Editorials

Heed CAK’s warning on fixing accountants’ fees

Yatani

National Treasury Cabinet Secretary Ukur Yatani during a past interview at his office. FILE PHOTO | NMG

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Summary

  • The effort by the Treasury and the Institute of Certified Public Accountants of Kenya (ICPAK) to introduce minimum fees for advisory services may end up doing more harm than good down the road.
  • Kenya’s economy remains liberalised and pricing goods and services is based on demand and supply.
  • This is why in 2015 the Competition Authority of Kenya (CAK) raised objections to ICPAK’s request to be exempted from competition rules so that it can set minimum professional fees for accounting services.

The effort by the Treasury and the Institute of Certified Public Accountants of Kenya (ICPAK) to introduce minimum fees for advisory services may end up doing more harm than good down the road.

Kenya’s economy remains liberalised and pricing goods and services is based on demand and supply. This is why in 2015 the Competition Authority of Kenya (CAK) raised objections to ICPAK’s request to be exempted from competition rules so that it can set minimum professional fees for accounting services.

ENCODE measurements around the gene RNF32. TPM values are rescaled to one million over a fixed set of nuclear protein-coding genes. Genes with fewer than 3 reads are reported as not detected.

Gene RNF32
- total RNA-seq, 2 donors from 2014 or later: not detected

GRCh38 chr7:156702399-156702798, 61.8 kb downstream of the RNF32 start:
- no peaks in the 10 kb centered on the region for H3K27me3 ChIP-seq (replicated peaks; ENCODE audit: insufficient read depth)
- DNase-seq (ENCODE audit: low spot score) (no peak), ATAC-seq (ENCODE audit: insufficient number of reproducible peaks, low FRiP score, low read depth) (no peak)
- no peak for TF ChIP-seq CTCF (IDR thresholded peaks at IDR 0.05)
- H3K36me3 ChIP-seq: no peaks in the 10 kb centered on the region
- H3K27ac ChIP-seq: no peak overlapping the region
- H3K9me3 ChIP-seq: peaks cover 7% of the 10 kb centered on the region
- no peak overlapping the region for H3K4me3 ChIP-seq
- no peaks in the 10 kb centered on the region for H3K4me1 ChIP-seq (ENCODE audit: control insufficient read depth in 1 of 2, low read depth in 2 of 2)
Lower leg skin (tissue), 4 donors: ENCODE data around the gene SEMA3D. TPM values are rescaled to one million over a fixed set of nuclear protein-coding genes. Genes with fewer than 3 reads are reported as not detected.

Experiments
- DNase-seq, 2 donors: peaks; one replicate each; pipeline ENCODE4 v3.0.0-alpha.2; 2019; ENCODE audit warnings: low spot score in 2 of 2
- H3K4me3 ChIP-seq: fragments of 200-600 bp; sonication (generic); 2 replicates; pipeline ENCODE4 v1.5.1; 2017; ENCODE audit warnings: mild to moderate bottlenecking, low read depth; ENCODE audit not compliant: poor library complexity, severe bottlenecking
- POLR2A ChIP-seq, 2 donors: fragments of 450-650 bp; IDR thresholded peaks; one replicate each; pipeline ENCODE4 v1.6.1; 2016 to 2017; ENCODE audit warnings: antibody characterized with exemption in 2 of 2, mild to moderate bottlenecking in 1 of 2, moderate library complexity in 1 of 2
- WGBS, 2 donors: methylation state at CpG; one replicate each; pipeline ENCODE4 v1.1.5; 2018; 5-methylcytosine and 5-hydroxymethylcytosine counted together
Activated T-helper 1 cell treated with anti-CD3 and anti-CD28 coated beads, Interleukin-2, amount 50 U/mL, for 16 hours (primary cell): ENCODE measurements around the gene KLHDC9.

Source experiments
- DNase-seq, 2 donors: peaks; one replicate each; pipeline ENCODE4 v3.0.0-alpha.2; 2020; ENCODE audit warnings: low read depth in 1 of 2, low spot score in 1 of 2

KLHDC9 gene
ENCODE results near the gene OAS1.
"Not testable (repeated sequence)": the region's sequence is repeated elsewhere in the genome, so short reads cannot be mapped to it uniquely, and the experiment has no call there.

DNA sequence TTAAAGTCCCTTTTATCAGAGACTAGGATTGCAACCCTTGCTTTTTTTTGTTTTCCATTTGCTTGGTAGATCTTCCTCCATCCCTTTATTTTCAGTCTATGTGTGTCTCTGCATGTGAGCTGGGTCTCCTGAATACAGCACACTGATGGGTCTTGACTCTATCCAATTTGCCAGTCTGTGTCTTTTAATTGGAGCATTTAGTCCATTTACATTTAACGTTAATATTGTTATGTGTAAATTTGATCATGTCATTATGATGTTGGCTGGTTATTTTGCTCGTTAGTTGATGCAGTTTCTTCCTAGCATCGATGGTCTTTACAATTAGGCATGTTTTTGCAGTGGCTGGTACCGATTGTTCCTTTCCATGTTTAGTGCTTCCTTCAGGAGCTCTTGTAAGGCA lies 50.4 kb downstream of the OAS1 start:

The CAK’s warning that this would harm competition, stifle innovation in the sector and raise accounting costs beyond the reach of many customers still holds today.

In many other sectors, experiments with prescribing charges have not worked. The sheer range of services and the unique needs of each customer mean that a uniform charge may not work.

There are bound to be instances when the customers will feel overcharged based on the nature of the service sought, which will only lead to them seeking help from unqualified practitioners at great harm to both themselves and the accounting profession as a whole.

More importantly, allowing these regulations to pass will significantly raise the cost of compliance and doing business, especially for small businesses for whom every coin counts.

Accountants hold the position that setting minimum fees will help reduce undercutting that has bedevilled the sector, and also promote ethics in the conduct of their business.

They also see it as key to protecting them from exploitationt. Given the arguments for and against the minimum charges, it therefore behoves the Treasury to do proper consultations before gazetting the rules.

It may well be that a hard price floor is not the solution, going by the previous concerns raised by the competitions body.

A price guide might be more useful in this situation, one that will give the practitioners and those seeking their services an indication of a fair charge to work with, combined with increased surveillance and monitoring to weed out rogue practitioners who have been undercutting their professional peers.